LOS ANGELES (Hollywood Reporter) - Steven Spielberg loves billboards. That’s the simple explanation for those giant double-billboard promos for “Indiana Jones and the Kingdom of the Crystal Skull” throughout Los Angeles, as well as the huge Indy messages plastered around all four sides of Madison Square Garden in New York.
Paramount mounted a big outdoor-advertising campaign in 2007 for the Spielberg-produced “Transformers,” and when the studio was strategizing how to scream “event pic!” in marketing the Spielberg-directed Indy sequel, the creative hyphenate had just one suggestion: more.
“Steven said, ‘I know they always do big billboards in L.A., but let’s do them all over,”’ said Steve Siskind, executive vice president advertising and marketing at Paramount.
That enthusiasm led to the MSG placements adjacent to commuter-nexus Penn Station as well as major billboard “dominations” -- that’s what the industry calls it when you really “own” a site, Siskind noted -- in Chicago, San Francisco, Houston, Dallas and elsewhere. Airports were targeted in several hub markets.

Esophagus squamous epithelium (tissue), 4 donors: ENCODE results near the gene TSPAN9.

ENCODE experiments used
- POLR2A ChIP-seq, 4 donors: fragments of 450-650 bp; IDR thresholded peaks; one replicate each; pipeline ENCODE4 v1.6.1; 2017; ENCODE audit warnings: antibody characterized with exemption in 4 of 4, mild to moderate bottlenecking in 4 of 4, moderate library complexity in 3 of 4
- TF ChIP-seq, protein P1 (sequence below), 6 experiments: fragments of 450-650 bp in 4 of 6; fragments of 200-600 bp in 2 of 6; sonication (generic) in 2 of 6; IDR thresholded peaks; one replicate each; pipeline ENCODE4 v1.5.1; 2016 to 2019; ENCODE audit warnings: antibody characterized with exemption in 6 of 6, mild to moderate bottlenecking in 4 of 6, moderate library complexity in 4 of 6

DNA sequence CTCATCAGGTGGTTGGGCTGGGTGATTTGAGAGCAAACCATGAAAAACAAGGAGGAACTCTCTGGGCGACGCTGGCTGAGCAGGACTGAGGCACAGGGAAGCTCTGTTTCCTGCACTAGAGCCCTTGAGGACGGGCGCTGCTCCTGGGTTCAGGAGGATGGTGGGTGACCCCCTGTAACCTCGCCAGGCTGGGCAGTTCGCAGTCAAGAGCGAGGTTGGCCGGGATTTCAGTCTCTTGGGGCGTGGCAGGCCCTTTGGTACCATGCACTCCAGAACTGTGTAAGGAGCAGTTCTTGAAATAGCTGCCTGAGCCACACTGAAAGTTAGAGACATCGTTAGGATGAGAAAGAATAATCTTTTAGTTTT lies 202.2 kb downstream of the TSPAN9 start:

Several Los Angeles sites were selected for their proximity to freeways.
“I guess it’s kind of a trains, planes and automobiles strategy,” Siskind chuckled.
To make the Los Angeles locations stand out, Paramount went to CBS Outdoor and other vendors of billboard sites it uses throughout the year and asked whether there was a chance of adding adjacent sites to allow one message to run across two billboards.
Paramount execs said they believed it was the first time anyone has employed multiple billboards for a single movie message.
The Indy campaign’s other splashy L.A. signage includes promos on all four sides of a building under construction at Sunset and Vine and, at the intersection of Venice and La Cienega boulevards, a concentration of no fewer than eight billboards.
“L.A. in many cases is 10 percent of our boxoffice,” Siskind said. “(So) it’s a great market for billboards.”
Nationwide, the Indy campaign comprises about 2,000 billboards, wall messages, bus-side promos and other “out of home” messages. Executives wouldn’t disclose the cost of the campaign. Outdoor advertising on tentpole releases generally costs $2 million to $4 million, and Siskind said that Paramount didn’t spend any more than the norm.